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Cut Gerberas – When And How it’s Done

Cut Gerberas - When And How it's Done

Gerberas are particularly popular as cut flowers. But they also adorn every flower window as a potted plant. You can also plant some varieties in the garden in summer. What do you have to consider if you want to cut gerberas for the vase or for care?

Cutting gerbera – when is it necessary?

  • As a cut flower
  • For removing dead leaves
  • To stimulate flowering
  • For care before hibernation

If you have gerberas planted in the garden, you may occasionally want to trim one or more flowers for bouquets. You can also use flowers from indoor plants as cut flowers.

Choose only those flowers that are not yet open too wide, but are also no longer completely closed. Cut the stem about 3 inches off the ground.

Use the right cutting tool

Use scissors instead of a knife to cut. As a result, the remainder of the stalk does not fray and is not attacked by putrefactive bacteria as quickly. Only use sharp scissors that you have cleaned well beforehand. Then you do not transfer germs and bacteria that can damage the plant.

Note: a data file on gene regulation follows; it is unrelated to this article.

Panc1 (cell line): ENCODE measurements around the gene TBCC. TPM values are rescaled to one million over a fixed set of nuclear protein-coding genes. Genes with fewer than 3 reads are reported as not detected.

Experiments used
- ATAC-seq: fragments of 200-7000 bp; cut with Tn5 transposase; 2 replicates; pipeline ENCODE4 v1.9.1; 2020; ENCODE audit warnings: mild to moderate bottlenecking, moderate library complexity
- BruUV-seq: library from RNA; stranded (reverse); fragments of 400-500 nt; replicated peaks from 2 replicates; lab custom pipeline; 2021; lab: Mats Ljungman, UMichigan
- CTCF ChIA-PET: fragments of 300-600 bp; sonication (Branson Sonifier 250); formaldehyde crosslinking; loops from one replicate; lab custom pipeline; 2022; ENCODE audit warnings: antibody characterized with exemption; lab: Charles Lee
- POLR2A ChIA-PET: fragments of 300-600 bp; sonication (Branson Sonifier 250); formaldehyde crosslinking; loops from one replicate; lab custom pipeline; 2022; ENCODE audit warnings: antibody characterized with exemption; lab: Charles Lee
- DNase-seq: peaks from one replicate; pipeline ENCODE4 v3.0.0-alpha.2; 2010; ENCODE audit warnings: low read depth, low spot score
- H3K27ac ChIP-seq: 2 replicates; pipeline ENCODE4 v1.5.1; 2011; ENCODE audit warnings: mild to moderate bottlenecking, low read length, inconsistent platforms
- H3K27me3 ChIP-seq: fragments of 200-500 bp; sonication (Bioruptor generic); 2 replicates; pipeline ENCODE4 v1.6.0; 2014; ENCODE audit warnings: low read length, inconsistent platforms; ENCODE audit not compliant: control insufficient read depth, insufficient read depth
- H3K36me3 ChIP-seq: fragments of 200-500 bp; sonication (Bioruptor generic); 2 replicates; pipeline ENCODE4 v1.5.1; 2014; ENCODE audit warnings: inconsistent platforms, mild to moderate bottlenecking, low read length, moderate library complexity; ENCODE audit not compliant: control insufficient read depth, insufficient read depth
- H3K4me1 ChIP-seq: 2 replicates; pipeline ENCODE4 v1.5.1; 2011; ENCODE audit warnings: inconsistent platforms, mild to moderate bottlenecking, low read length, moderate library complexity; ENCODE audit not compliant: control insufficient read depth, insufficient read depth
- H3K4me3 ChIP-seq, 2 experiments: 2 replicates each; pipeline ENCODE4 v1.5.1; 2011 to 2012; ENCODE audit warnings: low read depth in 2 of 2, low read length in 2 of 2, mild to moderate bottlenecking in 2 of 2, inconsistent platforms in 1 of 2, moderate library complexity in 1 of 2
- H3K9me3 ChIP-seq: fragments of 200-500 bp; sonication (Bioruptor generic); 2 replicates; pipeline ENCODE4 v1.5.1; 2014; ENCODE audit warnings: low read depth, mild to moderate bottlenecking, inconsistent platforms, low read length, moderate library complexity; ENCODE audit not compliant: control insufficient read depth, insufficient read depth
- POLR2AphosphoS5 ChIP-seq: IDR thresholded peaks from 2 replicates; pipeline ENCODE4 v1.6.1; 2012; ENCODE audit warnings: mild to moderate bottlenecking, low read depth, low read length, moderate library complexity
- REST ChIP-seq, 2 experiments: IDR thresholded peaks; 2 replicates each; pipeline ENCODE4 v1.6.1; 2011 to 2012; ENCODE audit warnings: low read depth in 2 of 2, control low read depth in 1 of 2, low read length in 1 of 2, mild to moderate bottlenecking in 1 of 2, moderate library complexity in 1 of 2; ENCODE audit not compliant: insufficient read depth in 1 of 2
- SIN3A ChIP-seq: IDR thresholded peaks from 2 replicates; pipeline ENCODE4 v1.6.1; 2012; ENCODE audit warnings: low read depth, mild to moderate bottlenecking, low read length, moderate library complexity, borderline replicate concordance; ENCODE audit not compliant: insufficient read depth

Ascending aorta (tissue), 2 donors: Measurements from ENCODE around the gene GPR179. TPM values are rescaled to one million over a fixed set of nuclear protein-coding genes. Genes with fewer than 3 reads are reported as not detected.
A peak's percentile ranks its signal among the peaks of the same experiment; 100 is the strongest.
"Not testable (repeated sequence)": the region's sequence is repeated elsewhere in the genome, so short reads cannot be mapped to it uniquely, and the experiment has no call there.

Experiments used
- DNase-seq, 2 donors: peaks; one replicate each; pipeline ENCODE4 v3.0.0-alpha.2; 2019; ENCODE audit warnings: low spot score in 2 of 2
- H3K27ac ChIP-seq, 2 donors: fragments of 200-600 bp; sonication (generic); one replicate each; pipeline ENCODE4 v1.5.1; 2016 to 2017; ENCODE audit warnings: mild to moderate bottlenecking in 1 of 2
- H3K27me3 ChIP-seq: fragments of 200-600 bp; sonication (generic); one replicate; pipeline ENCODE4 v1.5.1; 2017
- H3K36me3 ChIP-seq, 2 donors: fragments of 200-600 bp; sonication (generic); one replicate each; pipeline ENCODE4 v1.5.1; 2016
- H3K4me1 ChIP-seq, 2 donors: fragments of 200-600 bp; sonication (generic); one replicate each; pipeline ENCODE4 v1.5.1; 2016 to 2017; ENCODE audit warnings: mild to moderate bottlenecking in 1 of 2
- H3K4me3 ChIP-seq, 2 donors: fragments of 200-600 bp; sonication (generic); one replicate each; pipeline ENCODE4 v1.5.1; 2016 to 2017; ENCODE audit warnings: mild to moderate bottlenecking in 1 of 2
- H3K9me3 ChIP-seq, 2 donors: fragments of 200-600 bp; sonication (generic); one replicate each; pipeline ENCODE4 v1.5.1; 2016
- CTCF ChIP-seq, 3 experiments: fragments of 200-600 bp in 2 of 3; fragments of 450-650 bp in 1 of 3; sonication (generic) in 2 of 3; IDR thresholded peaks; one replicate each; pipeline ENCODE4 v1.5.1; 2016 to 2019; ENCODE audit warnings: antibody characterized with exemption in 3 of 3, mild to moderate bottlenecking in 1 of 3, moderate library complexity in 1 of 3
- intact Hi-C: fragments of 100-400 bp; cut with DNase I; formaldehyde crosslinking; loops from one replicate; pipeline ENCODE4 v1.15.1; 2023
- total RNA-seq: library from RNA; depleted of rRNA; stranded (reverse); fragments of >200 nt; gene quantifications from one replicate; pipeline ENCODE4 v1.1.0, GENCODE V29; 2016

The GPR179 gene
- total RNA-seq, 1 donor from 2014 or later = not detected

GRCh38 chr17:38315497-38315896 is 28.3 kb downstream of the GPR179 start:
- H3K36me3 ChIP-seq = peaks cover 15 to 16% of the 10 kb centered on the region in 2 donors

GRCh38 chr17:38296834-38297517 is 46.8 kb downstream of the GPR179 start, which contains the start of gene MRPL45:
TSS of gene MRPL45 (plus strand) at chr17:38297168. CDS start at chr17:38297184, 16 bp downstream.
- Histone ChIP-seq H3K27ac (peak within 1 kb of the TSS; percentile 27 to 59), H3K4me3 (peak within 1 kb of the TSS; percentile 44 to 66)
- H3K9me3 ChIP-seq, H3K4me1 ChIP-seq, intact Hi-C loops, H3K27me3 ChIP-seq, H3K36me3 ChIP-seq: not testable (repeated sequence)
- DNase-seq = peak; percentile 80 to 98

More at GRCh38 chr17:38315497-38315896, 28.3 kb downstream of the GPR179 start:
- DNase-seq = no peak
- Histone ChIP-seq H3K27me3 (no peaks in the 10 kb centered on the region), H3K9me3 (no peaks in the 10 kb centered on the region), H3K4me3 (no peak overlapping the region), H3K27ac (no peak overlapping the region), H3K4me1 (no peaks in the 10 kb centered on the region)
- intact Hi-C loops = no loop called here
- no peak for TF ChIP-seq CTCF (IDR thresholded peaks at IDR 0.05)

Prune gerberas before hibernation

If you want to overwinter garden gerberas indoors, you should cut off all dried leaves and especially the spent inflorescences after digging up.

You should not cut the plant back completely. Leave all healthy parts of the plant.

Always cut faded houseplants immediately

So that the houseplant or garden gerbera produces many flowers, you should always grab the scissors immediately when a flower has faded or leaves have dried up.

As with the garden gerbera, cut the stems just above ground level. The rest of the stalk pulls itself in and is no longer a problem after a short time.

Tips 

Gerbera in the vase should be re-cut every two to three days. Otherwise, the water-carrying veins will condense and begin to rot. The flower then dries up very quickly because it no longer receives enough moisture.

I studied horticulture at the University of Guelph and in my free time I plant everything that has roots on a piece of land. The topic of self-sufficiency and seasonal nutrition is particularly close to my heart. Favorite fruit: quince, corner, and blueberry Favorite vegetables: peas, tomatoes, and garlic